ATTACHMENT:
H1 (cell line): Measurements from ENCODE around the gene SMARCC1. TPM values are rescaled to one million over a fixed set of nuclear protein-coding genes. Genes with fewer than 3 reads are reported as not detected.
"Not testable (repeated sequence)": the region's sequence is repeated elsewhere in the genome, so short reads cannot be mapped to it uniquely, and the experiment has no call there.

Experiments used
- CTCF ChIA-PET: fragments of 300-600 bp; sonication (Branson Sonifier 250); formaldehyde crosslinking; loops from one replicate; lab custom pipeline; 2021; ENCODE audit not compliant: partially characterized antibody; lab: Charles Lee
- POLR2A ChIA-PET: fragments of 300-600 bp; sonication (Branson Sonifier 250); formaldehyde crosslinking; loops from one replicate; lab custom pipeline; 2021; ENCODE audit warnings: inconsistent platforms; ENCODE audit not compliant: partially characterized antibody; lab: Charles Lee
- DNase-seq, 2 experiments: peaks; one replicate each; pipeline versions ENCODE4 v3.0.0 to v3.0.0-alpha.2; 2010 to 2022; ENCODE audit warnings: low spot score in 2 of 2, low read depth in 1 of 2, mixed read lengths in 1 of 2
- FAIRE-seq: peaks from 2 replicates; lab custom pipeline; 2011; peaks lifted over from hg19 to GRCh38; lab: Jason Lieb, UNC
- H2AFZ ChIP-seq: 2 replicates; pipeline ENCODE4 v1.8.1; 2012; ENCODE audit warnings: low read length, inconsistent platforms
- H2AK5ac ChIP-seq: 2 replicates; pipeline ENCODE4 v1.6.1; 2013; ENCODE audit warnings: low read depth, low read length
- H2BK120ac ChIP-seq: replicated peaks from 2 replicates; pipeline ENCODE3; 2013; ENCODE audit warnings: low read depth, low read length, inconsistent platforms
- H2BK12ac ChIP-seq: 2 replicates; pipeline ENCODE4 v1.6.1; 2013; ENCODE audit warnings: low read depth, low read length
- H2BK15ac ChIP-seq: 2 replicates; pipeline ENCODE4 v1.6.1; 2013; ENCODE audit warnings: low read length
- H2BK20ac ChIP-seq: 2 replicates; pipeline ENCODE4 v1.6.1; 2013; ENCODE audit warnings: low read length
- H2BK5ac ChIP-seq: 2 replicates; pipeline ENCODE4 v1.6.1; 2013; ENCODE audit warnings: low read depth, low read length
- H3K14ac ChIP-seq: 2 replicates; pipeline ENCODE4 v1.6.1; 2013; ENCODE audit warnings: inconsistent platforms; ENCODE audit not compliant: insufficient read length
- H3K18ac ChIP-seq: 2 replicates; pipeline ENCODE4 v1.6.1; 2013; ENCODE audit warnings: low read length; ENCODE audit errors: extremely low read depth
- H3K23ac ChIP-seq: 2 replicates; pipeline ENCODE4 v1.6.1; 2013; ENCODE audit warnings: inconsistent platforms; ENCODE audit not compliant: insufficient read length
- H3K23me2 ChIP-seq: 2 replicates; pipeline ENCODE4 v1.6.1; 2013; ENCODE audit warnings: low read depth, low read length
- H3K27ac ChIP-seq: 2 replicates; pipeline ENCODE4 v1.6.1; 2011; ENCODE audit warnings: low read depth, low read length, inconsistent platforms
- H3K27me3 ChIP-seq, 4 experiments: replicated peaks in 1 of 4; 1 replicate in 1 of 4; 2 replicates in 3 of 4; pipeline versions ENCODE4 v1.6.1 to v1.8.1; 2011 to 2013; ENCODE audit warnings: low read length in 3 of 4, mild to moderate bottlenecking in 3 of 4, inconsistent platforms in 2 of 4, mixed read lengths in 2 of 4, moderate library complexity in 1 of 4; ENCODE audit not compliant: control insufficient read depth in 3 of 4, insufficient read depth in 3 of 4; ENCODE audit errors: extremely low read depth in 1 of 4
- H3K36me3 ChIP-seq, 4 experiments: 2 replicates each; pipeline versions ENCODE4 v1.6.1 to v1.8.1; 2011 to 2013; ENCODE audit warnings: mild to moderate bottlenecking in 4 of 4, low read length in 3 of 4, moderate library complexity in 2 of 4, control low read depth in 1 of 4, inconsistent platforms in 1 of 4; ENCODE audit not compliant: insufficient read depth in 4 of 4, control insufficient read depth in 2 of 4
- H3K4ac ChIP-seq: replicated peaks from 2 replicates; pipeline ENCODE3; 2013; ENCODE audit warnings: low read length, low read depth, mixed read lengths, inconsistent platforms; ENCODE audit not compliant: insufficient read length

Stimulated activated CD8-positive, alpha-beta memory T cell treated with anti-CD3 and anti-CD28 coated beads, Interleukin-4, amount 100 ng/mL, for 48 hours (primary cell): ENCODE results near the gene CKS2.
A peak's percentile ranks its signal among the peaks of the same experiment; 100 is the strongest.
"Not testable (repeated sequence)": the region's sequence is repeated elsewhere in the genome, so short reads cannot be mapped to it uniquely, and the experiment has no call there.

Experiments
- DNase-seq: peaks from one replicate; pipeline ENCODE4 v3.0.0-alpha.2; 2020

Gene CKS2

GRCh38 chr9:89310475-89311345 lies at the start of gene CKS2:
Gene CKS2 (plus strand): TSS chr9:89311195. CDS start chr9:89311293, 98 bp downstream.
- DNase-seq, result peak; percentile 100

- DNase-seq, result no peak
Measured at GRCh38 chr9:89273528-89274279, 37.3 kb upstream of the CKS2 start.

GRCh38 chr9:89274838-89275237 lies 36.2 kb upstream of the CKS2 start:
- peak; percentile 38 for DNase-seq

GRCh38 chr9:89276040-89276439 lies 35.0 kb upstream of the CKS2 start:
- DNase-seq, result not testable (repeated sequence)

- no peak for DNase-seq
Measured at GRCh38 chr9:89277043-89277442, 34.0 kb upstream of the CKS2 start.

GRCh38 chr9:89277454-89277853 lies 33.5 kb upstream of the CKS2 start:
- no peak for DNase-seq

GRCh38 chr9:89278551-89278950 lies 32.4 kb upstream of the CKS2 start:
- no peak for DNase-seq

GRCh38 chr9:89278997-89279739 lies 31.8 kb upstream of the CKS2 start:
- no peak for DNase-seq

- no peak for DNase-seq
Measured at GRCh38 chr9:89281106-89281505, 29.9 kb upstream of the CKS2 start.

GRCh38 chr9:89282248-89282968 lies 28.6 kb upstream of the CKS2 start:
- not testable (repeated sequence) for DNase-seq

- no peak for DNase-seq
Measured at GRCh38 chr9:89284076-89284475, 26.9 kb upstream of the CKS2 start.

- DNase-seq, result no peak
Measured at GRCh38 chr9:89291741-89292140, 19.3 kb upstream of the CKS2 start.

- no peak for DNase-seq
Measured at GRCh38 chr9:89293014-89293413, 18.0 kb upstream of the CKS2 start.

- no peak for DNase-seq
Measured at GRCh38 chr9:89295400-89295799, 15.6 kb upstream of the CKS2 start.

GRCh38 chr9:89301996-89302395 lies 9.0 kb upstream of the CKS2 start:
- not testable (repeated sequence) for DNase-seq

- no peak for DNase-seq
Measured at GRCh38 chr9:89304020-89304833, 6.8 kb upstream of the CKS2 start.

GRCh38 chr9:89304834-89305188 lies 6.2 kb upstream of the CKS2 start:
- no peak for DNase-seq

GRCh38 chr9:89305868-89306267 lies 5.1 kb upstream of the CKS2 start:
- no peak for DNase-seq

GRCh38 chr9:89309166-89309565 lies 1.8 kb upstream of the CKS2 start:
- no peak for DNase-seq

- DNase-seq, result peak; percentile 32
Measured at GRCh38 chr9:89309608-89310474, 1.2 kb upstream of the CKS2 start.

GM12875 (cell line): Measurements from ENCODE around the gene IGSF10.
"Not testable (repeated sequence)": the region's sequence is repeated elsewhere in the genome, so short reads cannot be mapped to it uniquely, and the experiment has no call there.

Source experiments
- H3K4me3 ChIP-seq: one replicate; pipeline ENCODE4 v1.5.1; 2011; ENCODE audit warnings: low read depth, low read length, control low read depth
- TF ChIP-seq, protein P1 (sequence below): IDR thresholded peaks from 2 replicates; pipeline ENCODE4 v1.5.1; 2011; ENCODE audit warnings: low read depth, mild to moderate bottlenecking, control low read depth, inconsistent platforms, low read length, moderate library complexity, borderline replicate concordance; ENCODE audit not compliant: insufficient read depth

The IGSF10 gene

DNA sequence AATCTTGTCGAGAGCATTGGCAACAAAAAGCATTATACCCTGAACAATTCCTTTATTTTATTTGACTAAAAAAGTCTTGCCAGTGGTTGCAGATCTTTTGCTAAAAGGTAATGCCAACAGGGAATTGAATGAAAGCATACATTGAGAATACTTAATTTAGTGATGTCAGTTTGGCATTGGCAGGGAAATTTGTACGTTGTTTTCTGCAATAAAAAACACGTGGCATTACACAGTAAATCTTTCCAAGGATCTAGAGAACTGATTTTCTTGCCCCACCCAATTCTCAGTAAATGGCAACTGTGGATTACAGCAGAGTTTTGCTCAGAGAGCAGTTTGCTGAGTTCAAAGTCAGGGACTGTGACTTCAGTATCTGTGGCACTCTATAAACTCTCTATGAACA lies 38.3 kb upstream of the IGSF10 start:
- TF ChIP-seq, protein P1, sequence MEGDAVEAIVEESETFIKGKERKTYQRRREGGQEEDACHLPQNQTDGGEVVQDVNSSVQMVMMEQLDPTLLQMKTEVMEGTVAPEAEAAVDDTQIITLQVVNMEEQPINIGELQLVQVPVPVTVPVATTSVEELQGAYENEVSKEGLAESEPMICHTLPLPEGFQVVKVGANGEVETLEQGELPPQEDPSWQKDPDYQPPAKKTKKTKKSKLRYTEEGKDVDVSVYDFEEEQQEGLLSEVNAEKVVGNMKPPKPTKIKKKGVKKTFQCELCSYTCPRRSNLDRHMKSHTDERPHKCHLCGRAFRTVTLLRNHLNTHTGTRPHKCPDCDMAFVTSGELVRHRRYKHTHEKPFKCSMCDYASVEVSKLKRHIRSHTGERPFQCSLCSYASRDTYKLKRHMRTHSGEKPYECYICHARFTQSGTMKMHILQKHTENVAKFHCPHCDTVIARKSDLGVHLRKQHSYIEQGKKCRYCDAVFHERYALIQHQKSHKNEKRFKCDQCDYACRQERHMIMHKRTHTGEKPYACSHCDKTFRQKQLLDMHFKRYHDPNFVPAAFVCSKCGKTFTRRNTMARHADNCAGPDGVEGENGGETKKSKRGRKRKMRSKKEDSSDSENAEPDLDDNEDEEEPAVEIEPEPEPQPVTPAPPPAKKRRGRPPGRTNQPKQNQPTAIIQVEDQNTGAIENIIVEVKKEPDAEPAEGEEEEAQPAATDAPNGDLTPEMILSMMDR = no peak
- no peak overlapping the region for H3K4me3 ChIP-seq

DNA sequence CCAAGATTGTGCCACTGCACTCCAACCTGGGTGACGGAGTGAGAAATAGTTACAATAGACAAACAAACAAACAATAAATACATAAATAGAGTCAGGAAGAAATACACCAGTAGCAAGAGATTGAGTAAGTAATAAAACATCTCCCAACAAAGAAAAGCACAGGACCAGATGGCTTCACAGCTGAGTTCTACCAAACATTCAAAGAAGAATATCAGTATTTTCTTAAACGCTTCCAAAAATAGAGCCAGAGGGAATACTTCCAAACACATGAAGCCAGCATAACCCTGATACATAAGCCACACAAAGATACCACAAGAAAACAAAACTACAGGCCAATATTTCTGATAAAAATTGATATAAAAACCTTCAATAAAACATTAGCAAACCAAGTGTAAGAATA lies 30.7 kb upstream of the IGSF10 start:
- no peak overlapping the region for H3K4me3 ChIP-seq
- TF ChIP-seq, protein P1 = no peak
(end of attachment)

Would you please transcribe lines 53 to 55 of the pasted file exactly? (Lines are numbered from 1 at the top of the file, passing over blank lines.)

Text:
Measured at GRCh38 chr9:89291741-89292140, 19.3 kb upstream of the CKS2 start.

- no peak for DNase-seq
Measured at GRCh38 chr9:89293014-89293413, 18.0 kb upstream of the CKS2 start.